This lesson is meant to be an introduction to a unit centered around early America, specifically federalism and anti-federalism. I will start the lesson by asking the class to imagine that we as a group just settled a new country where we need to establish a government. Then, I will introduce the two possible “sides” students can take when they construct their opinions on what type of government would be most beneficial to our new country (not mentioning specifically that these “sides” reflect the views of the federalists and anti-federalists). Students will then choose sides, develop two groups based on the side they chose, and have a debate with one another on why they decided their form of government would work the best with the teacher serving as a moderator. At the end of the lesson, I will reveal which groups’ views – either federalist or anti-federalist – the students were defending.
I developed this lesson keeping in mind the students I have in my 8th grade social studies classroom. I believe this lesson has students interact with history through taking roles that reflect the sentiments of early Americans (even if they don’t know that until the end of the lesson). Since students can choose their own side to defend, they can see how their opinions may have been reflected by Americans in the late 18th century. This also gives students an opportunity to express their viewpoints and defend their stance from the opposing side, which can give students a deeper understanding of how a decision like what form of government is best for a developing country is made. This is mainly meant to be a student-led lesson (since most of the time will be dedicated to students talking in their groups and debating among one another) with minimal interference from the teacher. This puts the students in charge of their own learning rather than relying on the teacher for “the right answer.”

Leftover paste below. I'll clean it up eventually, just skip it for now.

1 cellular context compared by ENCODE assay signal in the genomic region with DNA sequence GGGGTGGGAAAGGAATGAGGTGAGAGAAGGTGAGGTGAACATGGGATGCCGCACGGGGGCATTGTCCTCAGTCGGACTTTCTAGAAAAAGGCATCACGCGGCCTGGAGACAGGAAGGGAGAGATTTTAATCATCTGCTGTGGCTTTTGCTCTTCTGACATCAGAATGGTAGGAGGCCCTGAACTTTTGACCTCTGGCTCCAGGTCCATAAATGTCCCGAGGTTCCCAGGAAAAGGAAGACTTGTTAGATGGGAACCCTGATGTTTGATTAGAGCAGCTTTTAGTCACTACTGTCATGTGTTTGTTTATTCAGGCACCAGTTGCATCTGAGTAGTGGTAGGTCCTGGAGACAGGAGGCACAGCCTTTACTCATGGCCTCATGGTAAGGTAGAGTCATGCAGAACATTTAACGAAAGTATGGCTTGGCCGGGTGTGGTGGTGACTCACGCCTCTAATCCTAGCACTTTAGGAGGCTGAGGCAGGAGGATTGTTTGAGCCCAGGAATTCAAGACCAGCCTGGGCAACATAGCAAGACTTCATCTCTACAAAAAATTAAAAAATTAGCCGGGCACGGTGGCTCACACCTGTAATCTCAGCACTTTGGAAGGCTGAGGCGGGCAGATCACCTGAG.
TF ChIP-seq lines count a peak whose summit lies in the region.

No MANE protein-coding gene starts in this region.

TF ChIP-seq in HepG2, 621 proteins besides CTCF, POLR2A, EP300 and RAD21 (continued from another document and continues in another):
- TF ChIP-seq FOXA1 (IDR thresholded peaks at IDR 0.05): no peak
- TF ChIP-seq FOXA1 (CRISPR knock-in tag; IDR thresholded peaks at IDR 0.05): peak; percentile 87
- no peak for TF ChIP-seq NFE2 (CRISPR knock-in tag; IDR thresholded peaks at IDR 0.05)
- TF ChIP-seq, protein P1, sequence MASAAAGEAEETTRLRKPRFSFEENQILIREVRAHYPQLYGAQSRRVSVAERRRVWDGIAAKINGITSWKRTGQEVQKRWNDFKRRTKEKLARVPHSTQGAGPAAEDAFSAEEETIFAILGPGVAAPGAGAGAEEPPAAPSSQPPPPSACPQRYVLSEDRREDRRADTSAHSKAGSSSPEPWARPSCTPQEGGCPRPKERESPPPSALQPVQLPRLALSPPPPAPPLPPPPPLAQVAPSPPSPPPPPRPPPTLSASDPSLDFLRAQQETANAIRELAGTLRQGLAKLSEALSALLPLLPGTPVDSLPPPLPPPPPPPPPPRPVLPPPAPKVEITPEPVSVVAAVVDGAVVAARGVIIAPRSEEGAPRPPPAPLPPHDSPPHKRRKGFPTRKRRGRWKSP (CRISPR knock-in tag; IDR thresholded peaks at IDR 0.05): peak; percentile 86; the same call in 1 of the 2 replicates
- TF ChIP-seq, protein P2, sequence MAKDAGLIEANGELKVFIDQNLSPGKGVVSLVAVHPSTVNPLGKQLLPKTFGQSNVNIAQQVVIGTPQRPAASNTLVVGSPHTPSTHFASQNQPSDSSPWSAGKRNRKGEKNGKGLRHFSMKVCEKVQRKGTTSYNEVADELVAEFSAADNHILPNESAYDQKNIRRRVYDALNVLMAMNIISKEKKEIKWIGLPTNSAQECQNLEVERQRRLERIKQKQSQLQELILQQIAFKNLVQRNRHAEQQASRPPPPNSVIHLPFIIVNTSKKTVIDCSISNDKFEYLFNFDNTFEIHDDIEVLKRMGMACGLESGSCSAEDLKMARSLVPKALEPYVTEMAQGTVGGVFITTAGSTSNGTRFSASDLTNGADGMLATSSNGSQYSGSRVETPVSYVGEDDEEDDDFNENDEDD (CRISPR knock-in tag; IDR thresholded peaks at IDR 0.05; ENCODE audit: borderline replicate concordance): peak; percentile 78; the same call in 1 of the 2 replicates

Keeping that in mind, the only direct resource I will be using in this lesson is a short Google Slides presentation meant to introduce the activity of developing a form of government for our “imaginary” country and describing the viewpoints of side A and side B (one representing the view of the federalists, the other the anti-federalists).
2 Replies to ““Envisioning a not-so-imaginary government” Mini Lesson”
This sounds like an awesome lesson, Renee! I know i always get confused between the Federalists and Anti-Federalist, but by creating groups of each and having them debate about issues of the time. This makes it more real for the students because they have to think about how they will argue instead of just copying down notes and not getting to interact as much with the history. This sounds really fun! I hope you’re able to use it in your classroom!
Cool idea, I like your plan to keep the lesson “student-led”, and its nice that you are letting them choose which side they want; it should lead to more engagement with the students during the debate. I do have a few questions. Will you as the teacher have a certain role in moderating the debate? I know my students can get a bit out of hand when they debate. Also, is their key vocabulary you plan to introduce to the students at the beginning of the lesson? You explained that this is an introductory lesson to the unit, and I know that a lot my students get confused when I throw a lot of government terms at them. Anyways, I’m excited to try the lesson out, and I wonder what side I’ll pick for the debate!